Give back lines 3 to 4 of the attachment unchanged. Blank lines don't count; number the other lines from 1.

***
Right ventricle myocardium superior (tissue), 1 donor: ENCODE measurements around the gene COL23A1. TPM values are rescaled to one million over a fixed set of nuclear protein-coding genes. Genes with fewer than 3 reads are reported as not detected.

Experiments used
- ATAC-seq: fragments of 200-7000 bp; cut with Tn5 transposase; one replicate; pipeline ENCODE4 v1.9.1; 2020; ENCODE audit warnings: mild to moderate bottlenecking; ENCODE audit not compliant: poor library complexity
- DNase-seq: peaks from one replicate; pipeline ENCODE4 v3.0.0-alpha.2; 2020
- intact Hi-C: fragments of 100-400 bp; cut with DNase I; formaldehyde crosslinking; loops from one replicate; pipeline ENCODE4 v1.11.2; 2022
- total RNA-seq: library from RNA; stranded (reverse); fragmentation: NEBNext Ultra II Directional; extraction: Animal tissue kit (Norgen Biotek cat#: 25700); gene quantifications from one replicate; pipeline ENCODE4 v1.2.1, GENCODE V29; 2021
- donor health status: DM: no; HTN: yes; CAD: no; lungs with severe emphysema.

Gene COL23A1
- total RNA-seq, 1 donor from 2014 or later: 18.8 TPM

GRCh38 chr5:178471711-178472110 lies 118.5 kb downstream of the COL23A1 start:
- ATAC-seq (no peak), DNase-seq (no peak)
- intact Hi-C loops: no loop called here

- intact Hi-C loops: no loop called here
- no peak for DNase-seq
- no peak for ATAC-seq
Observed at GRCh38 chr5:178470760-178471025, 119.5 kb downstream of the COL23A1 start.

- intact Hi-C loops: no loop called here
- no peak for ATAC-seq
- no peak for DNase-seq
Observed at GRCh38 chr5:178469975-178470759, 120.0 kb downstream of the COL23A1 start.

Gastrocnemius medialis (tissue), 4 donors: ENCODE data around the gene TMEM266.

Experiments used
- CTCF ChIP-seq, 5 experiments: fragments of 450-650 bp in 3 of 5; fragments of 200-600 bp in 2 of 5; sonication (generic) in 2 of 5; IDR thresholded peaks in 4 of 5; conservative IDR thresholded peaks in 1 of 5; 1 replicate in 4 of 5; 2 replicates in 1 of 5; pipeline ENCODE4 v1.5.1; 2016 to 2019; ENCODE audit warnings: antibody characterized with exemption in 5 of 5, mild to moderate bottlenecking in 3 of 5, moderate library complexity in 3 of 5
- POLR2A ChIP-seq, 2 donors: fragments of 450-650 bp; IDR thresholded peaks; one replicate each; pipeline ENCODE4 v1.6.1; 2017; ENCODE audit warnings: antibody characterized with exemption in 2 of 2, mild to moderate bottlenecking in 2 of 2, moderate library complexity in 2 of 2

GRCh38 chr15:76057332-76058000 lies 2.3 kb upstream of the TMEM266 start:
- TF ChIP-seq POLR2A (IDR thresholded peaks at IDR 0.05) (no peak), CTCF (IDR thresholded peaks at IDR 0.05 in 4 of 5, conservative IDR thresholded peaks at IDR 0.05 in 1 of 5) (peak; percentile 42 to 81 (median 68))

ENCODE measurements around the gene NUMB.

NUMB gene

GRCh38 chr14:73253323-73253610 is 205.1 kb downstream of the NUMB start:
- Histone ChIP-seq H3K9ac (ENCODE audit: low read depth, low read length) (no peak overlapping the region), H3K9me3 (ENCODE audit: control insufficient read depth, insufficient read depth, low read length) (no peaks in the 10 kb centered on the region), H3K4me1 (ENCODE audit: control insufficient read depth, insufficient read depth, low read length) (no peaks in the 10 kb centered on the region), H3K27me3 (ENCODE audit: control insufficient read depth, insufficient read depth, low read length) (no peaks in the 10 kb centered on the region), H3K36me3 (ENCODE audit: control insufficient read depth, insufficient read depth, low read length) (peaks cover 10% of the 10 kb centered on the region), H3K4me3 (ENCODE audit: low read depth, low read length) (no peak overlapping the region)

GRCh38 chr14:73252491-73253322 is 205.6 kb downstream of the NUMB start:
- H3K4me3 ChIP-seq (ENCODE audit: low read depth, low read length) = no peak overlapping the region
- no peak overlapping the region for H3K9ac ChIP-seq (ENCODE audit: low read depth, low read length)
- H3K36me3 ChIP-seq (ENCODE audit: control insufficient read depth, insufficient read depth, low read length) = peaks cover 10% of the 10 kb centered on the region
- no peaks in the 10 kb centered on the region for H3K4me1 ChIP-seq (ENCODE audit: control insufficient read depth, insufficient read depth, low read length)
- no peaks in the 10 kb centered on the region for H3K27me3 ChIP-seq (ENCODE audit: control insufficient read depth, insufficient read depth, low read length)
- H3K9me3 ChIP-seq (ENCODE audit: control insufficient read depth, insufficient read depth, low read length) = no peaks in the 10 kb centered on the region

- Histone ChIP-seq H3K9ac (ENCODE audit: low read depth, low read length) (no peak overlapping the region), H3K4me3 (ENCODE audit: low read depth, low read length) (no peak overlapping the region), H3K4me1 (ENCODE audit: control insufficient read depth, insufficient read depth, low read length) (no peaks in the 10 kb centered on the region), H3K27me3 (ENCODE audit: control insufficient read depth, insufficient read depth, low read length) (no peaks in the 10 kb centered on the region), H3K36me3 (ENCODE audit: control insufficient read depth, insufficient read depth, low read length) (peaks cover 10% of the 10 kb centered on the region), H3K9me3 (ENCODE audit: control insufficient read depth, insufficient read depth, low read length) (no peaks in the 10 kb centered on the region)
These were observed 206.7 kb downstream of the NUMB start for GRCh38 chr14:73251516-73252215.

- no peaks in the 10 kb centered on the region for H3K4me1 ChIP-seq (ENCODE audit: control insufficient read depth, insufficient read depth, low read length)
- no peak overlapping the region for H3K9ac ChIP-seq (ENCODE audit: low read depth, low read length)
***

- ATAC-seq: fragments of 200-7000 bp; cut with Tn5 transposase; one replicate; pipeline ENCODE4 v1.9.1; 2020; ENCODE audit warnings: mild to moderate bottlenecking; ENCODE audit not compliant: poor library complexity
- DNase-seq: peaks from one replicate; pipeline ENCODE4 v3.0.0-alpha.2; 2020